Cuperman provided the impetus for one of Patkin’s signature works, “Where Each Is Both.” In a video for the Metropolitan Museum of Art, Patkin recalls how Cuperman ushered him into the world of manifestation vs. representation by instructing him to “make me a Shiva.” Patkin responded with a 14-foot, blown-glass dancing goddess, drawing on the legends of Shiva Nataraja, Carmen Miranda and Josephine Baker. Patkin says Cuperman helped him see the piece not as a representational sculpture, in the traditional sense, but as a manifestation of the divine.
“I found myself being a vessel of an idea that was radically expanding my artistic horizons and my Jewish and Western upbringings,” Patkin says in a separate interview. “Pedro took me on a profound journey that was illuminating and life-changing. He reminisced with me about how his stay in India had taught him the mastery of manifestation. ‘The statue is the god’ [Cuperman said]. He wanted me to experience the deep intimacy of art that occurs, when you do away with the distance that representation inflicts.”
Cuperman was particularly close to Pedro Roth, a Hungarian-born artist living Buenos Aires, who was with him at the time of his death. During a recent phone conversation, Roth relives how his friend of 30 years “came home” to die, amid multiple organ failure. That Cuperman spent his last days in a Buenos Aires hospital, sharing a room with a convicted felon, chained to his bed, smacks of irony. “The police were always there, so that the guy wouldn’t escape. It was like the death of Christ,” says Roth, alluding to the Penitent Thief, one of two unnamed persons mentioned in the New Testament version of the Crucifixion of Jesus. “Pedro knew it was time.”
Roth, whose collaborations with Cuperman spanned such topics as the Last Supper and Jewish mythology, says his friend remained every bit the professor until the end, entertaining a steady stream of visitors. “Many people came to see him,” Roth says. “It probably was the first time the hospital ever hosted a famous philosopher. Throughout it all, Pedro remained meditative and reflective. His last word to me was ‘perdón’ [‘pardon’].” In keeping with Jewish funeral tradition, Roth and Joseph Kugielsky arranged for Cuperman to be buried within 24 hours of his death. In attendance was a small group of friends and acquaintances. Two months on, Roth still marvels at his friend’s prolific output. “Pedro’s legacy was ‘don’t stop.’ Work. Work. Work,” Roth adds. “He never looked back, but always ahead. Work was his life.”
While Cuperman’s death has sent shockwaves all over the world, nowhere have they been more keenly felt than in his adopted hometown of Syracuse. Christopher Kennedy G’88, associate professor and director of the creative writing program, says Cuperman’s passion for literature and the visual arts catalyzed the University’s cultural life. “His charm and energy will be sorely missed by those affected by his enthusiasm and tireless pursuit of ways to bring the arts together,” he says, alluding to POC and its “Corresponding Voices” book series.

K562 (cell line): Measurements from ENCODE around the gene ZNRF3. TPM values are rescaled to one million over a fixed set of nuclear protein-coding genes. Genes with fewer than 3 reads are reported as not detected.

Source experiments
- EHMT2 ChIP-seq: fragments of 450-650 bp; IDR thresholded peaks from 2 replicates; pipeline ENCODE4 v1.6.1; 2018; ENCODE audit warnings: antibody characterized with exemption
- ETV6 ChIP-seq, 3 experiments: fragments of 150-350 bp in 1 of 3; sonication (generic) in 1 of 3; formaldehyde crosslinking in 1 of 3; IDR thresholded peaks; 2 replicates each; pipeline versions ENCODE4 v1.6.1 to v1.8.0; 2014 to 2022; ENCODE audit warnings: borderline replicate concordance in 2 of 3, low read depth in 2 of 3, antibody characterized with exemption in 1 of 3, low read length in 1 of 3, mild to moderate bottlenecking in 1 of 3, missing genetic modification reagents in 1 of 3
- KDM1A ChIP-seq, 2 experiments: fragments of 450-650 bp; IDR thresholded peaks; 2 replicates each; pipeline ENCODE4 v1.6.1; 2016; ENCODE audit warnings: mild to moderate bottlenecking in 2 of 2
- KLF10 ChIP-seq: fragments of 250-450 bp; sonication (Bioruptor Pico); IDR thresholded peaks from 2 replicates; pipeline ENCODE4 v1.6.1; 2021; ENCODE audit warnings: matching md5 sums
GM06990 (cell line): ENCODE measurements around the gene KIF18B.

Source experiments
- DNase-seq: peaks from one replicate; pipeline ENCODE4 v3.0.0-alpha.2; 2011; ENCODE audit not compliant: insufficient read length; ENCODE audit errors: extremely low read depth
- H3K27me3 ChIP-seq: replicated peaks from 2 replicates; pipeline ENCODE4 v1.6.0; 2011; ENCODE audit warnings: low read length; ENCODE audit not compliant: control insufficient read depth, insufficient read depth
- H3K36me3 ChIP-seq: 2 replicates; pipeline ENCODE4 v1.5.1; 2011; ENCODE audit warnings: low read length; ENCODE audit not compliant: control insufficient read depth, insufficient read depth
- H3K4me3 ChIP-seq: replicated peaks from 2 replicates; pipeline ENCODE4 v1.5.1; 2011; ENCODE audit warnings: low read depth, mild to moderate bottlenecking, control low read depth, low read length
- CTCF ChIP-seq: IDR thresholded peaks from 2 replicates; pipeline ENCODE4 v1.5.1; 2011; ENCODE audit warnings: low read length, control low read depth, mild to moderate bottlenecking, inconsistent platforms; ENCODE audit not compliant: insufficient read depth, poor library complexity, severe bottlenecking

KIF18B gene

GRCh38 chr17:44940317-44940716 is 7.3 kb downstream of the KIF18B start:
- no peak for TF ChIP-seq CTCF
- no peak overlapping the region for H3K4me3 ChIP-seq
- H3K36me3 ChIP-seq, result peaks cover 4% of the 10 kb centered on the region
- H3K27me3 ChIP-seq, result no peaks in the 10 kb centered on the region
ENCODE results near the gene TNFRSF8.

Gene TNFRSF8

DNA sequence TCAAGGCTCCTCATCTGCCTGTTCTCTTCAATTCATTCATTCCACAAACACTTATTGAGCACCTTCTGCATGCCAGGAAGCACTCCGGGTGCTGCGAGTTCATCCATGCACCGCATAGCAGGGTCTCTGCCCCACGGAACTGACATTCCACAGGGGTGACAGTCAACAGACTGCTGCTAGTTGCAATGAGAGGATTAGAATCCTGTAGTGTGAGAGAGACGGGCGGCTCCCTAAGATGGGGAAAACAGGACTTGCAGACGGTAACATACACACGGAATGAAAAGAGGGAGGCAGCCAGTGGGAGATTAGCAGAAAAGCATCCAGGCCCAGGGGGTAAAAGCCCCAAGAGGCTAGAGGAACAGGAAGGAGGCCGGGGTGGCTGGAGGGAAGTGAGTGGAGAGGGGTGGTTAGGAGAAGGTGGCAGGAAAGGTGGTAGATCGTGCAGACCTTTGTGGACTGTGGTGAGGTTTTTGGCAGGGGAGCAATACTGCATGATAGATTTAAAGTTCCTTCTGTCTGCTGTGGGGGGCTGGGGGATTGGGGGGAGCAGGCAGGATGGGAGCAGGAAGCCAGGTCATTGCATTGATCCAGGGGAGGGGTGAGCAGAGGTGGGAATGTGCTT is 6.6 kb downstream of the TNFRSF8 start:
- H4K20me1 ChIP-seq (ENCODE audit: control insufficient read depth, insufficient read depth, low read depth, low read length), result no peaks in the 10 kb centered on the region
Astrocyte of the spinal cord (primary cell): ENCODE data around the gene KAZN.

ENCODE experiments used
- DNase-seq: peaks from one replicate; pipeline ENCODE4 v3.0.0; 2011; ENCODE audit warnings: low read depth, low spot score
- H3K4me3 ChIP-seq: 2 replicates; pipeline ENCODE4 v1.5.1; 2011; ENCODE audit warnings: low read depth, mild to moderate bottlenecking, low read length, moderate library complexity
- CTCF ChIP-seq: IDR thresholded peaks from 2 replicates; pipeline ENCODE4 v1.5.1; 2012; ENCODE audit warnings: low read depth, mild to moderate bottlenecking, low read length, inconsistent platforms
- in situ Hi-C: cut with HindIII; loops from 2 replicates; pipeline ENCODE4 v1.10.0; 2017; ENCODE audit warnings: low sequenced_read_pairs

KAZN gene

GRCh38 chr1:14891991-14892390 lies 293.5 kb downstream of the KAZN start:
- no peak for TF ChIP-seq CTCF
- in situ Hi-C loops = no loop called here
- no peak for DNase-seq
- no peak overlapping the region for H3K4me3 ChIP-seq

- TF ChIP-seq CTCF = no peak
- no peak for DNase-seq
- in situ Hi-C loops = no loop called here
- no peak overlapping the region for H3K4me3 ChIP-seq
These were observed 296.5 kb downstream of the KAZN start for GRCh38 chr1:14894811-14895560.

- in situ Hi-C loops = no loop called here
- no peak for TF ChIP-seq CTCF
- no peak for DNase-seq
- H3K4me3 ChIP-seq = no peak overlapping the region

“Point of Contact was Pedro’s 40-year-old ‘baby,’” Spanish professor Gail Bulman says. “There’s really no place else in Central New York where people can immerse themselves in such a diversity of cultures, art forms and ex-centric thinking. Yes, Pedro will be missed, but he won’t be forgotten.”
Bulman’s colleague Stephanie Fetta says Cuperman was every bit as adventurous as he was cosmopolitan, with his dual residencies in Syracuse and Buenos Aires and checkered past. “His two-year stay in Varanasi gave a breadth and dimension to his creative and scholarly acumen,” she says, adding that few people knew he was a seafarer. “I had no sooner met him than he offered to take me out on his boat—an overture of friendship, welcoming me to campus and attesting to a flair for life.”
Libertad Garzón G’07 is one of many former students trying to make sense of Cuperman’s death. While teaching Spanish at Syracuse, she worked on various POC publications before going south of the border. Today, she is a postdoctoral fellow at the National Autonomous University of Mexico. “Pedro was the kind of person you’d meet only once in a lifetime, so he became a turning point for many of us who could see the significance of his philosophy of life,” she says. “His fascination with his boat and with the sea helped me see the way he understood life. He always showed good mood in bad weather, saying the solution to a problem was often less interesting than the problem itself.”
An avid traveler, Cuperman had a lust for adventure. He and Fernando Diz, the Martin J. Whitman Professor of Finance, often regaled one another with stories of their exploits—such as the time, four years ago, when Diz flew solo from Syracuse to Buenos Aires in his single-engine aircraft. “Pedro thought that, for men, who can’t experience the wonder of maternity, stories of travel and navigation were a close substitute,” Diz says. “He told me, ‘Navigation doesn’t have a future, but it has a horizon. In the horizon, one is young forever.'”
Perhaps it was Cuperman’s no-holds-barred approach to life that made him successful. And imperfect. “Sadness and loneliness were just as important to him as love and laughter. They remind us that we’re alive,” Garzón adds.
Kattau agrees, opining that Cuperman was genuinely in love with life, and enjoyed “inventing”—a key word for him, she points out—and putting a fascinating twist on things. “One of his most famous quotes was ‘How lucky I was to have known you,’” she says. “‘Otherwise, I would’ve spent the rest of my life trying to forget you.’”